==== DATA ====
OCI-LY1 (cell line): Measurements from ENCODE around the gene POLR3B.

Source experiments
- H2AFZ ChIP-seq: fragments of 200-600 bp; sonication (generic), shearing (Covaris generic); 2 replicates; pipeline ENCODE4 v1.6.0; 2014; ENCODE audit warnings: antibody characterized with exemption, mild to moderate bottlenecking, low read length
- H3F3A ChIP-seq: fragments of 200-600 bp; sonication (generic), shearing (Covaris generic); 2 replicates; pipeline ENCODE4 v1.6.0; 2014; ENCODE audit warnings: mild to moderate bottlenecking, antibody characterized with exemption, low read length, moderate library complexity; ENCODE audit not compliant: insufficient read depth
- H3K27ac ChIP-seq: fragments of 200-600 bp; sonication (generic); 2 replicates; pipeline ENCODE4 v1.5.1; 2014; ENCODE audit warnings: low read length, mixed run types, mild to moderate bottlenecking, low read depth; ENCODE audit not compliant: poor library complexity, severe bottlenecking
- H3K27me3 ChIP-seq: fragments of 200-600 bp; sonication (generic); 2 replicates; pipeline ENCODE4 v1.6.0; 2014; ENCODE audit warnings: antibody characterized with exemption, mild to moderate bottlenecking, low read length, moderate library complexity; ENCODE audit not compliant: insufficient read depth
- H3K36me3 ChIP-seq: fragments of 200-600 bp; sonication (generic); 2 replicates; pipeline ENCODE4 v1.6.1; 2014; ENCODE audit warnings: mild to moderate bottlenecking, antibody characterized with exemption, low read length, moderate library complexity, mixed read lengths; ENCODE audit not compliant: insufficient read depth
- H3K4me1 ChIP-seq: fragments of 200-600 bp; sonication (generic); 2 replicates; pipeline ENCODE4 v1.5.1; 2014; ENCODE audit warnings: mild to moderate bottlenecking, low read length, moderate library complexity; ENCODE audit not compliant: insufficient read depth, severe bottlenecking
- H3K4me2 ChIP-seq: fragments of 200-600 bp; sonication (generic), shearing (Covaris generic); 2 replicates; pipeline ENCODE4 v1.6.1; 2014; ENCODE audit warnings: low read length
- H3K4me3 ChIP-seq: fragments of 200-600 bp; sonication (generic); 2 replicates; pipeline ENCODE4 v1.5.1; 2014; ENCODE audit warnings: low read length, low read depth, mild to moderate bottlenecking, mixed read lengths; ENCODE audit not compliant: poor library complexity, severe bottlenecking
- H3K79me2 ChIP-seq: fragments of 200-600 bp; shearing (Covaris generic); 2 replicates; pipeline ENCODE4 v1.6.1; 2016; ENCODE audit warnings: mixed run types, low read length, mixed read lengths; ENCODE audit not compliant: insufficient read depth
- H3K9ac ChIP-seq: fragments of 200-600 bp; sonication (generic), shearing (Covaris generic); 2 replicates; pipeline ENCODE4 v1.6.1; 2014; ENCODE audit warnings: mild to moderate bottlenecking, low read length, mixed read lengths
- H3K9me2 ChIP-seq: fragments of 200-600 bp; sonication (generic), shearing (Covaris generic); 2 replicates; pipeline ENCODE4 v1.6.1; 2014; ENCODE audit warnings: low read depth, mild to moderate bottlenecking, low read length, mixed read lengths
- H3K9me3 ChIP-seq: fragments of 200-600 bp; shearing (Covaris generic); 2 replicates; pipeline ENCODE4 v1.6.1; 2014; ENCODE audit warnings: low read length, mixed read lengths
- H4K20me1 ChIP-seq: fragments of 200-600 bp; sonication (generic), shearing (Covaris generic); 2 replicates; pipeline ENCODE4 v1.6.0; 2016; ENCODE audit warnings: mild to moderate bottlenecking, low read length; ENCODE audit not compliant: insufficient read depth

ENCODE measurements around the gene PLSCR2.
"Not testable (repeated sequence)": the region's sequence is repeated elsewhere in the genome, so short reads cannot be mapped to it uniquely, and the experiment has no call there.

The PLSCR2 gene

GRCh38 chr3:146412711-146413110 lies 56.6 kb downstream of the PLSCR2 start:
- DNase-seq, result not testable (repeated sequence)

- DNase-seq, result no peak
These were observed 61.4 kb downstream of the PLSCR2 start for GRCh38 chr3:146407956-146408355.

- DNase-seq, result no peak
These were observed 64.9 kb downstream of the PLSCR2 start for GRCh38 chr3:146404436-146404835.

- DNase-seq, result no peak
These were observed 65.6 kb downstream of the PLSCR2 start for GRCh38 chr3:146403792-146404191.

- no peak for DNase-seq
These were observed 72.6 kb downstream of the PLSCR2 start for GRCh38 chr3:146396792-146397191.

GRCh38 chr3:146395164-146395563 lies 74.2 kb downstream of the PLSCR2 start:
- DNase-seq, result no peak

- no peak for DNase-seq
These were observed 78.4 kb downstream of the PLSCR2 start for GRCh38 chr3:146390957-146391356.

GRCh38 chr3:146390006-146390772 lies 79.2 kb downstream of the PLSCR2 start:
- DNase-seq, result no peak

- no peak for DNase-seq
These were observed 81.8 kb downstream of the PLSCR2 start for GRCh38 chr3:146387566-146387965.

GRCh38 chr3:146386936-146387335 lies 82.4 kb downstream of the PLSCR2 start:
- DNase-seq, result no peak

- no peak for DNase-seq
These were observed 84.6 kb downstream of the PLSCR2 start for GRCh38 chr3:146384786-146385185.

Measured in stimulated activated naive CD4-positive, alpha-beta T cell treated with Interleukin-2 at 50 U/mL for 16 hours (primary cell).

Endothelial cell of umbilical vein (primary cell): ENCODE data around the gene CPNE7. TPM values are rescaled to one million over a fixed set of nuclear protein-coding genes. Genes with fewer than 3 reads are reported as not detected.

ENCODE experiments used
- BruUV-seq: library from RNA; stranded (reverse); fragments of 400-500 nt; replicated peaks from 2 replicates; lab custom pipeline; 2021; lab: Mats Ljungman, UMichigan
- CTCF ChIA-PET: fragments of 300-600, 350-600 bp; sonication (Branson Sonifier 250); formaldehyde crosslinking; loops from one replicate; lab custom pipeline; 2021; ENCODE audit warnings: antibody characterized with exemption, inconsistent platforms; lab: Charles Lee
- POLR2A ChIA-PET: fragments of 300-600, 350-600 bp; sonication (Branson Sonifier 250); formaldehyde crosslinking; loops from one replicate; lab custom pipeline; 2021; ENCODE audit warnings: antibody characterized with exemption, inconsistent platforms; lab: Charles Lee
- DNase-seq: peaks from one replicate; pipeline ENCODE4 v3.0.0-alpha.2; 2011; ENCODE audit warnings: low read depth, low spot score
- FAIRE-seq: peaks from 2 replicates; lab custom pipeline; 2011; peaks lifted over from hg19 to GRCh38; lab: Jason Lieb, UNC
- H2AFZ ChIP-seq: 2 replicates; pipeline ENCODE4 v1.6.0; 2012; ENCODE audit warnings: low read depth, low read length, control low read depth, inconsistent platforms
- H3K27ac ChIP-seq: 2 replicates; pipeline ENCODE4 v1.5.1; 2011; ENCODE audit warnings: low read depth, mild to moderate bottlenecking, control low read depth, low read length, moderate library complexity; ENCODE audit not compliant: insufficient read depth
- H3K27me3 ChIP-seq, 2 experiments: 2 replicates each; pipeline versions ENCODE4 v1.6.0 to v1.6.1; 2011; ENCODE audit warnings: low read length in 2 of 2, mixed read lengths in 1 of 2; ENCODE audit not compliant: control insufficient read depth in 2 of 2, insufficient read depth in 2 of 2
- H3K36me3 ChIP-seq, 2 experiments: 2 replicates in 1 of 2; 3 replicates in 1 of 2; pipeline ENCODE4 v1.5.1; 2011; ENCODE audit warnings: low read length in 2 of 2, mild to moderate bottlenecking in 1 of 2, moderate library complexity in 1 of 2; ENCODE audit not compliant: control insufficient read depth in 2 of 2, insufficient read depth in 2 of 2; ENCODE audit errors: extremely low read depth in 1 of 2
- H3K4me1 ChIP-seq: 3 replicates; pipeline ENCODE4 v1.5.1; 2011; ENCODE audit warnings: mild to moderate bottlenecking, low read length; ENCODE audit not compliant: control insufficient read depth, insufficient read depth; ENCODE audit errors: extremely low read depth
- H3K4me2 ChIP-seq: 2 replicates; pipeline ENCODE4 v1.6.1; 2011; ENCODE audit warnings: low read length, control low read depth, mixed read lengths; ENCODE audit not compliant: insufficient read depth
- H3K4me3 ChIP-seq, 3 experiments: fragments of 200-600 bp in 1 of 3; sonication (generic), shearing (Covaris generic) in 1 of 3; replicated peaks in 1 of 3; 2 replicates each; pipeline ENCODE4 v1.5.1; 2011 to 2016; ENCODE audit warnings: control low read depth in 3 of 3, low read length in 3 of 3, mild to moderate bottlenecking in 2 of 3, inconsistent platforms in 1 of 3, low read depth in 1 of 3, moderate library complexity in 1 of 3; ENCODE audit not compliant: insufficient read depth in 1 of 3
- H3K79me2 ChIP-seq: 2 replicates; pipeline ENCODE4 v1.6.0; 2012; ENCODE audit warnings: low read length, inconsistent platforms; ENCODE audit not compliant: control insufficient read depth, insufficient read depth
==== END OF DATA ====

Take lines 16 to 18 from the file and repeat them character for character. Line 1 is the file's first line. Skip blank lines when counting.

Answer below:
ENCODE measurements around the gene PLSCR2.
"Not testable (repeated sequence)": the region's sequence is repeated elsewhere in the genome, so short reads cannot be mapped to it uniquely, and the experiment has no call there.

The PLSCR2 gene